The seven-month trial aims to improve the protection of vulnerable victims of anti-social behaviour through better information sharing and changing the way complaints are handled.

The Federation welcomed the move that will implement changes to the IT and complaints logging systems to identify and support people subjected to the abuse.

“We totally support anything that tackles the evils of anti-social behaviour and recognises the blight it puts on many people's lives,” a Federation spokesman told PoliceOracle.com.

However, the Fed also highlighted that improving the use of IT must be complemented with the appropriate human resources if forces were going to be successful in protecting vulnerable victims.

“In order for these pilots to work effectively we need to ensure we have sufficient resources and police officers available to deal with this problem.

“IT is part of a solution to a problem that still requires men and women to deal with this issue face-to-face. We trust that this initiative recognises that and is a measured and considered approach that will place police officers at the heart of the solution,” the spokesman added.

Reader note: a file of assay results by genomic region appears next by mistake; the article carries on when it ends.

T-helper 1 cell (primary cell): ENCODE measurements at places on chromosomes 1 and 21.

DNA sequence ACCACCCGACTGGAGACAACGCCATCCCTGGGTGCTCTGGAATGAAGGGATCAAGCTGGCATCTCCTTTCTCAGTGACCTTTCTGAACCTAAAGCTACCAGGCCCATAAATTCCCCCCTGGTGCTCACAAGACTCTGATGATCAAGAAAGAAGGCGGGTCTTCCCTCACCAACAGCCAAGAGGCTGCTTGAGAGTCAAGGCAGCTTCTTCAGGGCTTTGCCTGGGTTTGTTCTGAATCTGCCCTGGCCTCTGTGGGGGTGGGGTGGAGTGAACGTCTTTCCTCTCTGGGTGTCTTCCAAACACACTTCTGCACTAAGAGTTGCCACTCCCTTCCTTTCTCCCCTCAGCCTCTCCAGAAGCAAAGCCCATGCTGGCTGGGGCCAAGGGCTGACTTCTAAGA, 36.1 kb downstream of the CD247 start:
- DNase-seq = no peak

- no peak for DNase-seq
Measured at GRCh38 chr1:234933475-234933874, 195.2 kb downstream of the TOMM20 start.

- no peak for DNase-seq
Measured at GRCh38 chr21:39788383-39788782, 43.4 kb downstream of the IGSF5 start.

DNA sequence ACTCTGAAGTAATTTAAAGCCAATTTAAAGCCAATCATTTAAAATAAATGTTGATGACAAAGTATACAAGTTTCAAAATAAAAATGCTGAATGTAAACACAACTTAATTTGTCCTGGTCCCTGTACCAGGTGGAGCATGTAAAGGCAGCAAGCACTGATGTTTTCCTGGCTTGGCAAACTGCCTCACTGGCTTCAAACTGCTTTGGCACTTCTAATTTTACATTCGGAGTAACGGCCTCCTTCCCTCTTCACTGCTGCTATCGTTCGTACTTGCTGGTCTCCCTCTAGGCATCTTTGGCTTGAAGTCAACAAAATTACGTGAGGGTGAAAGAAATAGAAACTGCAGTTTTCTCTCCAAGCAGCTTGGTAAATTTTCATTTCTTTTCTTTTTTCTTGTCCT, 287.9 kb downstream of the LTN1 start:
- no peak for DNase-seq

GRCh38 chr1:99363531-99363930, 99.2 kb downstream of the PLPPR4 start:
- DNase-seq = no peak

ACPO have issued a statement outlining the key principles behind the pilot scheme that will run until July in Avon and Somerset, Cambridgeshire, Leicestershire, Lincolnshire, London, South Wales, Sussex and West Mercia.

In addition to technical and procedural changes, the trials will strengthen links between the police, their neighbourhoods and local agencies.

ACC Simon Edens, ACPO lead on anti-social behaviour, confirmed senior officers had been working with community partners to ensure a joined-up system was established.

In a statement he said: “The results of the pilot will help us shape a more consistent approach to dealing with the policing response to local concerns.

“Anti-social behaviour is not something that the police can tackle in isolation. We need to ensure that we are working with all local agencies and sharing information where necessary, and are fully in support of all approaches to encourage greater personal and community involvement in neighbourhoods.”

At a glance - The five key principles include:

1. Creating an effective call handling system where each individual has a log of complaints created from the very first call

2. Introducing risk assessment tools to quickly identify the most vulnerable victims

3. Installing off-the-shelf IT systems to share information on cases between agencies, removing the need for meetings

4. Agreeing a protocol across all local agencies setting out how they will manage cases

5. Engaging with the community to clearly set out the issues which are causing the most harm to individuals and neighbourhoods, and setting out how the police, other local agencies and the public can work together to address them

Article courtesy of www.policeoracle.com